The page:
***Note:**The issues/questions I raise in this thread may be emotionally disturbing. I raise them in the interest of seeking both clarification and consistency.
I was reflecting on the controversial statement made by Richard Mourdock back in 2012, about his opposition to abortion in the cases of rape, for which took a lot of heat from both the media and Republican Party. He stated:
"I believe that life begins at conception. The only exception I have to have an abortion is in that case of the life of the mother. I just struggled with it myself for a long time but I came to realize life is that gift from God that I think even if life begins in that horrible situation of rape, that it is something that God intended to happen."
Some of his critics interpreted Mourdock’s statement to mean that pregnancies that result from rape are willed by God, and the reason his critics were scandalized at that suggestion is because the implication of it is not merely that God wills that we respect the human life conceived in rape, but also that that act of rape which caused the pregnancy, a new human life – was willed by God,
Now, I am sure that all of us Catholics naturally repulse at the latter suggestion because it is offensive and contrary to our faith and foundation of moral theology to maintain that God wills humans to commit sin, and rape is a sin and a mortal one at that.
Yet, we do have before ourselves a moral/theological difficulty to resolve. I am not sure how to articulate it so I will simply list the thoughts I have in mind at the moment and I am sure that the point I am trying to get at will speak for itself.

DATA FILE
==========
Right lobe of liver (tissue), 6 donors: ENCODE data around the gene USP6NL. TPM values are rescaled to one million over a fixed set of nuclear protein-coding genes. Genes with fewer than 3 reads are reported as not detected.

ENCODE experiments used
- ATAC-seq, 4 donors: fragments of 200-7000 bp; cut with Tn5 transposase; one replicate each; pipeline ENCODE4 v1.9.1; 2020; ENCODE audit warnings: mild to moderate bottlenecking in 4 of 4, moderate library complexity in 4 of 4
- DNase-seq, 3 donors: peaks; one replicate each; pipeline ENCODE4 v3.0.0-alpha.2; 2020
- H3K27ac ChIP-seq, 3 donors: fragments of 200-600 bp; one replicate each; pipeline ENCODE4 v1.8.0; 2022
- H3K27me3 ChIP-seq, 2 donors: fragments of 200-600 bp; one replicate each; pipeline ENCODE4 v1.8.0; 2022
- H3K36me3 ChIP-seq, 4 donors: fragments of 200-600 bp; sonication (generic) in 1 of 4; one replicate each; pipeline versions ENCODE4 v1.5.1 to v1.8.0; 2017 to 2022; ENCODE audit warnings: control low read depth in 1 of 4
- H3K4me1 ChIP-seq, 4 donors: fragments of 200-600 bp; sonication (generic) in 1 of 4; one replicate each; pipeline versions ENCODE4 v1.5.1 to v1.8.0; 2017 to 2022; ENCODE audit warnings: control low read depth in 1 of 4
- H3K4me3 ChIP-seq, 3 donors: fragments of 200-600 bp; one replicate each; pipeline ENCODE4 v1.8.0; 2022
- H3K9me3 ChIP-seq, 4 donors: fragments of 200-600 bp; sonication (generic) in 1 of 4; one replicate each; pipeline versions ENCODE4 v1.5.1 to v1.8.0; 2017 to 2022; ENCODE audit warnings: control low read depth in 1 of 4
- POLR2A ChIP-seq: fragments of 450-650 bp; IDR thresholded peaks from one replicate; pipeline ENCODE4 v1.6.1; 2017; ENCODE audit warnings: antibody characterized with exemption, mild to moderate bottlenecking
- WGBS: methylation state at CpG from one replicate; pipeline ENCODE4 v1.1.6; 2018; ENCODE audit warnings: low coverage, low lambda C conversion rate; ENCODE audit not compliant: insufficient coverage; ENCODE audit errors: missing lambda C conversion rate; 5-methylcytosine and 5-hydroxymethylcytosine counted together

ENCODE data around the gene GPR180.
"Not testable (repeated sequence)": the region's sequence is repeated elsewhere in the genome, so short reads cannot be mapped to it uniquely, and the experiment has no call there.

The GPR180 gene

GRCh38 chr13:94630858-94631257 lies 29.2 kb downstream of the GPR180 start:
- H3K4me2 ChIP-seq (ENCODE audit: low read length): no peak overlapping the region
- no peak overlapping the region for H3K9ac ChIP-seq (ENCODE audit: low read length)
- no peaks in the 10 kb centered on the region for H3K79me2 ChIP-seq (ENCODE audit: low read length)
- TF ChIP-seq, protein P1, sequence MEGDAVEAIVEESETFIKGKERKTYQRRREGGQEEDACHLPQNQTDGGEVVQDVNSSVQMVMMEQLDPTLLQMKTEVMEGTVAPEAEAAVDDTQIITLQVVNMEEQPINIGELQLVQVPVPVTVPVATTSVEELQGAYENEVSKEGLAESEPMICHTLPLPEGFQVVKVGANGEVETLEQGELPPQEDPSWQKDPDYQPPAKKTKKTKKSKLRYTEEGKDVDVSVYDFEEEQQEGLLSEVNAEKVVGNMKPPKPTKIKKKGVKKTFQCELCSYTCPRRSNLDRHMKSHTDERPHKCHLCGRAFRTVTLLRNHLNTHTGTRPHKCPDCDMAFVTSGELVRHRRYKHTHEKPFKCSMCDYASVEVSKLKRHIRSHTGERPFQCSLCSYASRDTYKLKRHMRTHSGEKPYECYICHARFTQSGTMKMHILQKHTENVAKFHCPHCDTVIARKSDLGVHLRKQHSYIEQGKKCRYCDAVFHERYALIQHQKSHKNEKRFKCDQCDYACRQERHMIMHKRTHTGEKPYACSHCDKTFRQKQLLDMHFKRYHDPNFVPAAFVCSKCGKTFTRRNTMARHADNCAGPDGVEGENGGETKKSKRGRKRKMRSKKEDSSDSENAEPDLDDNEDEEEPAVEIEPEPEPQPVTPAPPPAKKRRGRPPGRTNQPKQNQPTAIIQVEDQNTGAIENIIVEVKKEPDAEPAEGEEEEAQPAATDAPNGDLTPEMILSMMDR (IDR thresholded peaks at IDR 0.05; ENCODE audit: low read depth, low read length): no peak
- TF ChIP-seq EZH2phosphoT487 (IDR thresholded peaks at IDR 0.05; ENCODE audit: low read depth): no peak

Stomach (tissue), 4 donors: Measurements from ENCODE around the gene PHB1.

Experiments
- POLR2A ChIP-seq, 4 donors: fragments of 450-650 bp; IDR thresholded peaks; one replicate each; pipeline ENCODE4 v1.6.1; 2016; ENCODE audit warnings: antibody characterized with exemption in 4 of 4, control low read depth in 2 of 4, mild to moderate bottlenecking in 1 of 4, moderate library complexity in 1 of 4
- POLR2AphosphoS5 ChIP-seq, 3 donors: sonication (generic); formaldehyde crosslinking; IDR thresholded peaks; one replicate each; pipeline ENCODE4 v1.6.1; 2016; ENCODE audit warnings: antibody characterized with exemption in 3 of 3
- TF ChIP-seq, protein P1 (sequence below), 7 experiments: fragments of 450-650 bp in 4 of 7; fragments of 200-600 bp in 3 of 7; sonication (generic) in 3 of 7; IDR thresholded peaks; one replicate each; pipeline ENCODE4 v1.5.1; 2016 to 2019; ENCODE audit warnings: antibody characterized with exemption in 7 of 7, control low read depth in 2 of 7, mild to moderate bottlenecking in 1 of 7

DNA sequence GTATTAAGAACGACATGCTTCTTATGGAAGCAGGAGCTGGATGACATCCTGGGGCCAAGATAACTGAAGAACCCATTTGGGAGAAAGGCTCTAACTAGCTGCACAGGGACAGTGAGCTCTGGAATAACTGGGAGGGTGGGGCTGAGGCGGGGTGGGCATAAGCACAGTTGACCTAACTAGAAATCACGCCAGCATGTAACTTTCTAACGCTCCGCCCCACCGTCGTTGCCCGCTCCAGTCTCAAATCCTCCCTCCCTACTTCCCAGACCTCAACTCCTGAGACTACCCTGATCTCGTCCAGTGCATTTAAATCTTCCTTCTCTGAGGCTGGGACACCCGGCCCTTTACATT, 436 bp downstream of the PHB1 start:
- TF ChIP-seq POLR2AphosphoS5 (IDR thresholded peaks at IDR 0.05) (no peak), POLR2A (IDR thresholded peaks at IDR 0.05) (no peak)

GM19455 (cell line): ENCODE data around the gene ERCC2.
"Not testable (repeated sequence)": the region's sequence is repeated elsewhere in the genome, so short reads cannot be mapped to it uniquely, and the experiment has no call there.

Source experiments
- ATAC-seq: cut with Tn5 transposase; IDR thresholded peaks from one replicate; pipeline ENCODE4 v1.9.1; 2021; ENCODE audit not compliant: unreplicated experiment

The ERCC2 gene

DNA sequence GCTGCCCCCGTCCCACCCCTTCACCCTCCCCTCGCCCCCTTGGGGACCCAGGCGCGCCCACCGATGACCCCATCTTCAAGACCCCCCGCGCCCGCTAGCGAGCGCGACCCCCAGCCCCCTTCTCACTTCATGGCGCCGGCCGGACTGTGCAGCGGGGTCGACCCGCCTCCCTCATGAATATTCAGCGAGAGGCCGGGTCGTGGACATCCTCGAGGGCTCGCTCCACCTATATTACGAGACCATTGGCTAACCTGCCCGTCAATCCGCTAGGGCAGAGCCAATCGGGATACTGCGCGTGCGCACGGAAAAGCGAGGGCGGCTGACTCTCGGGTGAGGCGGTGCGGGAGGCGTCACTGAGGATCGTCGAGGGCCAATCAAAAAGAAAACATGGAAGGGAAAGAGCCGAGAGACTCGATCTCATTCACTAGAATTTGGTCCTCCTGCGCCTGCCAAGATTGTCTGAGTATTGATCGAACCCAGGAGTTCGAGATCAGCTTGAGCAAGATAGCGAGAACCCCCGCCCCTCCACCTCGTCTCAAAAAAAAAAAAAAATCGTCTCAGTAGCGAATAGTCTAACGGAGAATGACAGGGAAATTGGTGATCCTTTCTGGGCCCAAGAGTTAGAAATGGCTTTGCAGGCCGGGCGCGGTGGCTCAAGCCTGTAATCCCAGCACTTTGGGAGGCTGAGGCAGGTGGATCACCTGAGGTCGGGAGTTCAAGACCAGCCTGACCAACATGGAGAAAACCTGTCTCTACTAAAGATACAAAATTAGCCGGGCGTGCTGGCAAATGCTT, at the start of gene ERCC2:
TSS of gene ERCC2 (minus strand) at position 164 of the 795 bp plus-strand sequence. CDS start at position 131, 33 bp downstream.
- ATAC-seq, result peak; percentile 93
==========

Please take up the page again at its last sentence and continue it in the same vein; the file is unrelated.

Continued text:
If all children are gifts/blessings, then it follows necessarily that children conceived in rape are gifts/blessings. Now a gift is precisely that, something which is given, and here the giver is God, since human life is a gift from God.
In every conception/pregnancy, irrespective of its circumstantial causes, there is a unique human being. A human being consists of a soul united to a body. The biological composition (i.e. body, or to use traditional language “flesh” ) of a human being is provided by the person’s parents. The soul however, is provided by God Himself. Therefore, in all conceptions/pregnancies there is a cooperation between God and man.
However, the same cannot be said about all deliberate avoidances of conceptions/pregnancies. Afterall, moral teaching tells us that contraception is evil and NFP is only conditionally permissible. So, it is entirely possible for avoidance of conception/pregnancy in this or that case to be contrary to God’s will.
- The conditional permissibility of using emergency contraception (in cases of rape) gives us something interesting to consider:
Scenario A : Woman is raped, refuses recourse to emergency contraception, and conceives.
Scenario B (alternate “ending”): Woman is raped, uses emergency contraception, and prevents fertilization – which otherwise would have occurred ( I know, the latter part is not something we can know, but only God in His omniscience. But it is precisely God’s perspective that is the issue here).
Which of those scenarios was God’s will? Suppose the very human being conceived in scenario A is the very human being prevented from coming into existence in Scenario B.
In scenario B we would say the child conceived is a gift from God. The implications of this is that in scenario A the woman refused a gift from God.